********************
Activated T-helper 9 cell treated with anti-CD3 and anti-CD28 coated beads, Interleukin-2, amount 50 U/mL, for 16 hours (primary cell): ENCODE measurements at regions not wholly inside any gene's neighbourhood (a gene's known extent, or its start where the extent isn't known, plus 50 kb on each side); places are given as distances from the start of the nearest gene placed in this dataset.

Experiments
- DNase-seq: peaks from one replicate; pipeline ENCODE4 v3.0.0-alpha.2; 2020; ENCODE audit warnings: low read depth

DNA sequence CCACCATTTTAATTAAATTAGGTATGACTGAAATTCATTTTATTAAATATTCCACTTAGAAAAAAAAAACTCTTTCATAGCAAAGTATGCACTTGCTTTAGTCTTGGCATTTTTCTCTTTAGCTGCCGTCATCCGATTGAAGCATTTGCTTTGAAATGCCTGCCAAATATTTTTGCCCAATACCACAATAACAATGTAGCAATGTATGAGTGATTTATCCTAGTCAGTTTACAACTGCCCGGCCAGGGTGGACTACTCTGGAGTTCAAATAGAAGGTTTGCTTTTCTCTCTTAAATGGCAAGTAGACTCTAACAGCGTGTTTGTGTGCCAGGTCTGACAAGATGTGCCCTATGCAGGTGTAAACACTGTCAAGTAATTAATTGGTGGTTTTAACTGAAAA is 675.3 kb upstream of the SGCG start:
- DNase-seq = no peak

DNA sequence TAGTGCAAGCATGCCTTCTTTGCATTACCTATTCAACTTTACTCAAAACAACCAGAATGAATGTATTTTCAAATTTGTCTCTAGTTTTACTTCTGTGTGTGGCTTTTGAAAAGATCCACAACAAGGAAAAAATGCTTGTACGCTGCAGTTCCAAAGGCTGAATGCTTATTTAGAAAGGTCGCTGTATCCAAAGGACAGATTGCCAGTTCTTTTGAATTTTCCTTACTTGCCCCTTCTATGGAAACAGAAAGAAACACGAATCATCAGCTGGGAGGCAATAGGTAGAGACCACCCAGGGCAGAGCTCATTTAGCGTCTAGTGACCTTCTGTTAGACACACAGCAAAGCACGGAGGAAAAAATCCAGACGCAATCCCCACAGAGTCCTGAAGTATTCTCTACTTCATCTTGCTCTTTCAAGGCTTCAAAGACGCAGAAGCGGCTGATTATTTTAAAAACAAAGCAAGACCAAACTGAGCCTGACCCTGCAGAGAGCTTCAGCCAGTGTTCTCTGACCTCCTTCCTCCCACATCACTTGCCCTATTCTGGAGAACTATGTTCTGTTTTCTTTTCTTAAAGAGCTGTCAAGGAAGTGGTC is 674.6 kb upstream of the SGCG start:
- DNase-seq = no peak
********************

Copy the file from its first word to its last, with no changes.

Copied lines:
Activated T-helper 9 cell treated with anti-CD3 and anti-CD28 coated beads, Interleukin-2, amount 50 U/mL, for 16 hours (primary cell): ENCODE measurements at regions not wholly inside any gene's neighbourhood (a gene's known extent, or its start where the extent isn't known, plus 50 kb on each side); places are given as distances from the start of the nearest gene placed in this dataset.

Experiments
- DNase-seq: peaks from one replicate; pipeline ENCODE4 v3.0.0-alpha.2; 2020; ENCODE audit warnings: low read depth

DNA sequence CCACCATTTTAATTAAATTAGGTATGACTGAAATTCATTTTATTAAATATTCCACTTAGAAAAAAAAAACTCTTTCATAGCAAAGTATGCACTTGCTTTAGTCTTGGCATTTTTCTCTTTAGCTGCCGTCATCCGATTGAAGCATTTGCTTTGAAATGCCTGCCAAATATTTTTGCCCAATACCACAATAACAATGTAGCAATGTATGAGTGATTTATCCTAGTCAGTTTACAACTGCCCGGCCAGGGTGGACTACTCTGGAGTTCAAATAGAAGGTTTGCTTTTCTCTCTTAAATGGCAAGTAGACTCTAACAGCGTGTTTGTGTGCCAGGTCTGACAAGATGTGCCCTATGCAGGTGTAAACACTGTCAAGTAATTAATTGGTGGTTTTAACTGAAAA is 675.3 kb upstream of the SGCG start:
- DNase-seq = no peak

DNA sequence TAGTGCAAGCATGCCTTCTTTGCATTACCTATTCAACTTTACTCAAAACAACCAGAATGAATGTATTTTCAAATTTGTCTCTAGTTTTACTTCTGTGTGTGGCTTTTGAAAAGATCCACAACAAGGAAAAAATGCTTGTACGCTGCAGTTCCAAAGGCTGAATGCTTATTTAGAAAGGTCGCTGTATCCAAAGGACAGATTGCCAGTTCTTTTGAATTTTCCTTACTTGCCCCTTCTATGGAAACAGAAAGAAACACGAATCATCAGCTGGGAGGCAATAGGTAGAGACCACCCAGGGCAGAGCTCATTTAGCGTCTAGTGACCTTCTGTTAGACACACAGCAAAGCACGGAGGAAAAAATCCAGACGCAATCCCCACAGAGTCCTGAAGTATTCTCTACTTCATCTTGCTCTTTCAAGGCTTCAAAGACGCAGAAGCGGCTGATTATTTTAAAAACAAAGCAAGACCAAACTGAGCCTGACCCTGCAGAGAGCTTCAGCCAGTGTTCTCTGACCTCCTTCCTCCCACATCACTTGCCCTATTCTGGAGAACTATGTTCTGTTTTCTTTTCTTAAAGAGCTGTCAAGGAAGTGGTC is 674.6 kb upstream of the SGCG start:
- DNase-seq = no peak